Candidates: Are you interviewing and need support?
At the annual Society for Industrial and Organizational Psychology conference, a yearly summit of IO psychologists, talent professionals and Data Scientists coming together to share and learn about the latest research in the field, I had the pleasure of moderating a panel discussion with some of our clients and HireVue’s Chief Data Scientist, Lindsey Zuloaga.
The session focused on what organizations are looking for in an AI assessment solution provider at a time when the regulatory landscape promises to drastically shape the future, and an expectation of a provider’s quality of technology, experience and validity evidence are now the standard prices of admission.
One of the most salient themes of the session centered around the ethical use of artificial intelligence and algorithmic transparency. It not only echoed in our session but was a theme that resounded across many standing-room only SIOP sessions this year.
This intense interest is due to the patchwork of new regulations around the requirements that bias audits be conducted on any automated employment decision tools (AEDTs) used to screen a candidate in a selection process. According to the NYC law, the “AI Law makes it an unlawful employment practice for employers to use automated employment decision tools (AEDTs) to screen a candidate or employee within New York City unless certain bias audit and notice requirements are met.” Subsequent regulations are being written across states and the Whitehouse, DOJ and the EEOC have all provided new guidance with the use of this technology. And this is just the beginning.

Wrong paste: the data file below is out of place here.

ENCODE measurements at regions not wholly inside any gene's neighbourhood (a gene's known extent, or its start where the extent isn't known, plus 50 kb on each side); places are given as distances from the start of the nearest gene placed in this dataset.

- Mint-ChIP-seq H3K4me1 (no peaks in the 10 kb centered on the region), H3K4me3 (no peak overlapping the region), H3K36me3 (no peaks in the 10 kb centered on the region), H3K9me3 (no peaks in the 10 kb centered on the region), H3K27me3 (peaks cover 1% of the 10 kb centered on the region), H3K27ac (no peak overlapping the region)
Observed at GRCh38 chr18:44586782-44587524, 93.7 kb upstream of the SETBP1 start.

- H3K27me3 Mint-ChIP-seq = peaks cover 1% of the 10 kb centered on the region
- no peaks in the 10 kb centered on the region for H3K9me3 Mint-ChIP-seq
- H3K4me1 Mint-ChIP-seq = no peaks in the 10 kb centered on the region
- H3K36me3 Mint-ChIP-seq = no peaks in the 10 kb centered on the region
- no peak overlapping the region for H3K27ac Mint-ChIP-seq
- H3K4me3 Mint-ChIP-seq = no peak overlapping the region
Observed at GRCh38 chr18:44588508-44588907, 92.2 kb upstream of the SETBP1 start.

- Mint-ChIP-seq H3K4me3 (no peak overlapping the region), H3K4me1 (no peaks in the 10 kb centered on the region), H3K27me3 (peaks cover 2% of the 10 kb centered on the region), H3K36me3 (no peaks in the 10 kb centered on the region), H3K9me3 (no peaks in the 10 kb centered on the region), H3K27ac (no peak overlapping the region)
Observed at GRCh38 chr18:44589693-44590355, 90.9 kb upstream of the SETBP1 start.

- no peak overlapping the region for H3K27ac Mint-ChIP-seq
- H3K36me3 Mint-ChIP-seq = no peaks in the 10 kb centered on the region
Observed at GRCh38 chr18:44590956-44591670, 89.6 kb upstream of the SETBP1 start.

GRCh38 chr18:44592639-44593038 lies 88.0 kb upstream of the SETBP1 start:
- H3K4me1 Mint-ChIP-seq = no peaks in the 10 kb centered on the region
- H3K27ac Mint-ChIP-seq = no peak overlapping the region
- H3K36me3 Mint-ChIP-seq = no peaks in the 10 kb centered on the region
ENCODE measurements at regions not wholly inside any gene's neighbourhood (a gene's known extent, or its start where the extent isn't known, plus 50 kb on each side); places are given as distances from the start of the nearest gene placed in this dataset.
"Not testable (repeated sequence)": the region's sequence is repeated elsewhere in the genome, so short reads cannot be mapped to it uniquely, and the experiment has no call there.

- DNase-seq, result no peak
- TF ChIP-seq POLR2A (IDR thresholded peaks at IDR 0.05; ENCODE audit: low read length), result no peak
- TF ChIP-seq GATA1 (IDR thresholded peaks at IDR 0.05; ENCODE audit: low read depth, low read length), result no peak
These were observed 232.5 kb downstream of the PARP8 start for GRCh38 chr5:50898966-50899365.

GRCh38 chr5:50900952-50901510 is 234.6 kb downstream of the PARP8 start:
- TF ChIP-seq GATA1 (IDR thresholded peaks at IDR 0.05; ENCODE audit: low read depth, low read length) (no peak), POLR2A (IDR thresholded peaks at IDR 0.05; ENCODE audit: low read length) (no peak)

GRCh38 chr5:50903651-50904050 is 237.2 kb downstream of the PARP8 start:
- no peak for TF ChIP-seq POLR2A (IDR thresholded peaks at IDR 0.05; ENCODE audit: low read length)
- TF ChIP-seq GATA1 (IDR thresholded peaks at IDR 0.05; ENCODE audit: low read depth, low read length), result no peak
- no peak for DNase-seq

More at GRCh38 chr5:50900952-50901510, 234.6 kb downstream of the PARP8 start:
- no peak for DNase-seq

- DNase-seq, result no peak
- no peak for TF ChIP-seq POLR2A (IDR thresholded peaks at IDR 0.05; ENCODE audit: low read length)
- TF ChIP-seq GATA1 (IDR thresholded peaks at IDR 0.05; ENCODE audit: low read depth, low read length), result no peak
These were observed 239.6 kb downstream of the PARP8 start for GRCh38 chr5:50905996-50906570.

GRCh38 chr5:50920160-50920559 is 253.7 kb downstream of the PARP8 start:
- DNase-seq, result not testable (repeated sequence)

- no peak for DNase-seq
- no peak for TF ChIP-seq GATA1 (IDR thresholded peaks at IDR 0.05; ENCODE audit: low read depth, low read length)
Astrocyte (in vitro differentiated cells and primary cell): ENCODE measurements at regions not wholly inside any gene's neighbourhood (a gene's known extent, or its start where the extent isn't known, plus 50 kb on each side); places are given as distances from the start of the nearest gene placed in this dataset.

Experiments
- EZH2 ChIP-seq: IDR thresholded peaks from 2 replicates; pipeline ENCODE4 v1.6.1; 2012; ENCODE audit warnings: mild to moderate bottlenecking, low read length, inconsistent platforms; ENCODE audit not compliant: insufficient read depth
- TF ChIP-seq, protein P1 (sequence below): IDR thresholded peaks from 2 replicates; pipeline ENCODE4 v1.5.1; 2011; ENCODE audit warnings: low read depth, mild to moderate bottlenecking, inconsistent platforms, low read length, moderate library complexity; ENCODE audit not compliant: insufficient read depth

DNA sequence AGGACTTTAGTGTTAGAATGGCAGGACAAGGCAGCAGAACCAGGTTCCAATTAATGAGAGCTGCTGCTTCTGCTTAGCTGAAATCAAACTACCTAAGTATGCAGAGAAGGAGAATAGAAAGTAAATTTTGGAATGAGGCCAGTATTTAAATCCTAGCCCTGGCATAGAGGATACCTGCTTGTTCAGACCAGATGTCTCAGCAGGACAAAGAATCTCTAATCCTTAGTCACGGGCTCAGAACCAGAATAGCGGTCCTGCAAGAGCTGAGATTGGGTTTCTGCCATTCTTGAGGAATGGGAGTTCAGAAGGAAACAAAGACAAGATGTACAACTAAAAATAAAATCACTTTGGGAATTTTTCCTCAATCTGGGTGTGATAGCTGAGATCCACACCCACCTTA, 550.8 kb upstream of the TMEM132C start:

Here are the top takeaways on what organizations are looking for in an AI assessment provider:
Organizations want a partner that can stay ahead of the rapidly changing regulations around AI and be a trusted advisor with the expertise and confidence that their algorithms are being used and designed in the most transparent and ethical manner.
With these new bias audit requirements, organizations may need to ask additional demographic questions of candidates so stricter levels of data privacy and security are warranted.
Organizations want to ensure the use of AI algorithms are fair to their candidates and want a partner that understands what the impact of their technology and assessment solutions is on protected groups.
From a more practical perspective, organizations want a partner that listens to their specific needs and offers solutions that fit their individual challenges and use cases and not recommend a one size fits all approach.
For additional criteria on what to look for in a vendor see the AI Assessment Vendor Vetting Checklist.